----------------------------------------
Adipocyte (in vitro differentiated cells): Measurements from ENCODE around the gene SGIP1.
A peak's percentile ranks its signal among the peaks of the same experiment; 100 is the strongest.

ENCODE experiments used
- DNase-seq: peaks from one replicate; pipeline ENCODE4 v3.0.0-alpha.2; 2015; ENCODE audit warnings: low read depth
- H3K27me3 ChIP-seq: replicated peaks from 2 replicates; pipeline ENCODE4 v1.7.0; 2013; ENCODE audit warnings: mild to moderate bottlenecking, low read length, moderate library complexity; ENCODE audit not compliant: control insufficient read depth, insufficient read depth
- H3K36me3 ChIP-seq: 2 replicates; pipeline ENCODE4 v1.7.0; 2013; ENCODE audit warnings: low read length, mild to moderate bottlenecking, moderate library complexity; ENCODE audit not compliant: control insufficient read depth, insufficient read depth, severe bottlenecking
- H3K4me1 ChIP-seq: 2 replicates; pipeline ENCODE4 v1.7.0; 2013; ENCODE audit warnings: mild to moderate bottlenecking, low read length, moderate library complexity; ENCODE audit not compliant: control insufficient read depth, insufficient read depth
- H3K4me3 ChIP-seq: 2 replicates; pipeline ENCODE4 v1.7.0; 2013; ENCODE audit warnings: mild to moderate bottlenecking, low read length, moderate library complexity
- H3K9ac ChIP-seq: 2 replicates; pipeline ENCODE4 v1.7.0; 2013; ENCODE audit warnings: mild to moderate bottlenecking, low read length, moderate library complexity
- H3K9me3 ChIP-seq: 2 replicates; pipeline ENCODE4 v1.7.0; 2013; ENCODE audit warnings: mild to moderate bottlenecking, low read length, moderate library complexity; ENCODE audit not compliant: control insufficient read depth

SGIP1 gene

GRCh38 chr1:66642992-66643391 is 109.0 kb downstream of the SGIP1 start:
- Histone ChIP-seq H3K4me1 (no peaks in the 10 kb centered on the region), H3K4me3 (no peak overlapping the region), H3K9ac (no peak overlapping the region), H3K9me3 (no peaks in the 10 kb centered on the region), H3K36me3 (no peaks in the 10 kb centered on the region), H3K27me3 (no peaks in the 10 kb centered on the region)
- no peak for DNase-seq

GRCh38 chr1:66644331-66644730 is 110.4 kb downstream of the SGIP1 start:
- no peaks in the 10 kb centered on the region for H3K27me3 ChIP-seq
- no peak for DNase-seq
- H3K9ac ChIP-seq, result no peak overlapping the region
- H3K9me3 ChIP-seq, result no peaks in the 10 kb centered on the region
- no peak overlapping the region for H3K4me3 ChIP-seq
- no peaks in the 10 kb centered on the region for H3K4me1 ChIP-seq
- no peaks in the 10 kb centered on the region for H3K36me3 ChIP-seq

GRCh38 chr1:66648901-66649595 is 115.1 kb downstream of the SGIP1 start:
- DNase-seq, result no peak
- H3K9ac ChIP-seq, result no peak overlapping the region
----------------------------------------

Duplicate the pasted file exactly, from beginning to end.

Adipocyte (in vitro differentiated cells): Measurements from ENCODE around the gene SGIP1.
A peak's percentile ranks its signal among the peaks of the same experiment; 100 is the strongest.

ENCODE experiments used
- DNase-seq: peaks from one replicate; pipeline ENCODE4 v3.0.0-alpha.2; 2015; ENCODE audit warnings: low read depth
- H3K27me3 ChIP-seq: replicated peaks from 2 replicates; pipeline ENCODE4 v1.7.0; 2013; ENCODE audit warnings: mild to moderate bottlenecking, low read length, moderate library complexity; ENCODE audit not compliant: control insufficient read depth, insufficient read depth
- H3K36me3 ChIP-seq: 2 replicates; pipeline ENCODE4 v1.7.0; 2013; ENCODE audit warnings: low read length, mild to moderate bottlenecking, moderate library complexity; ENCODE audit not compliant: control insufficient read depth, insufficient read depth, severe bottlenecking
- H3K4me1 ChIP-seq: 2 replicates; pipeline ENCODE4 v1.7.0; 2013; ENCODE audit warnings: mild to moderate bottlenecking, low read length, moderate library complexity; ENCODE audit not compliant: control insufficient read depth, insufficient read depth
- H3K4me3 ChIP-seq: 2 replicates; pipeline ENCODE4 v1.7.0; 2013; ENCODE audit warnings: mild to moderate bottlenecking, low read length, moderate library complexity
- H3K9ac ChIP-seq: 2 replicates; pipeline ENCODE4 v1.7.0; 2013; ENCODE audit warnings: mild to moderate bottlenecking, low read length, moderate library complexity
- H3K9me3 ChIP-seq: 2 replicates; pipeline ENCODE4 v1.7.0; 2013; ENCODE audit warnings: mild to moderate bottlenecking, low read length, moderate library complexity; ENCODE audit not compliant: control insufficient read depth

SGIP1 gene

GRCh38 chr1:66642992-66643391 is 109.0 kb downstream of the SGIP1 start:
- Histone ChIP-seq H3K4me1 (no peaks in the 10 kb centered on the region), H3K4me3 (no peak overlapping the region), H3K9ac (no peak overlapping the region), H3K9me3 (no peaks in the 10 kb centered on the region), H3K36me3 (no peaks in the 10 kb centered on the region), H3K27me3 (no peaks in the 10 kb centered on the region)
- no peak for DNase-seq

GRCh38 chr1:66644331-66644730 is 110.4 kb downstream of the SGIP1 start:
- no peaks in the 10 kb centered on the region for H3K27me3 ChIP-seq
- no peak for DNase-seq
- H3K9ac ChIP-seq, result no peak overlapping the region
- H3K9me3 ChIP-seq, result no peaks in the 10 kb centered on the region
- no peak overlapping the region for H3K4me3 ChIP-seq
- no peaks in the 10 kb centered on the region for H3K4me1 ChIP-seq
- no peaks in the 10 kb centered on the region for H3K36me3 ChIP-seq

GRCh38 chr1:66648901-66649595 is 115.1 kb downstream of the SGIP1 start:
- DNase-seq, result no peak
- H3K9ac ChIP-seq, result no peak overlapping the region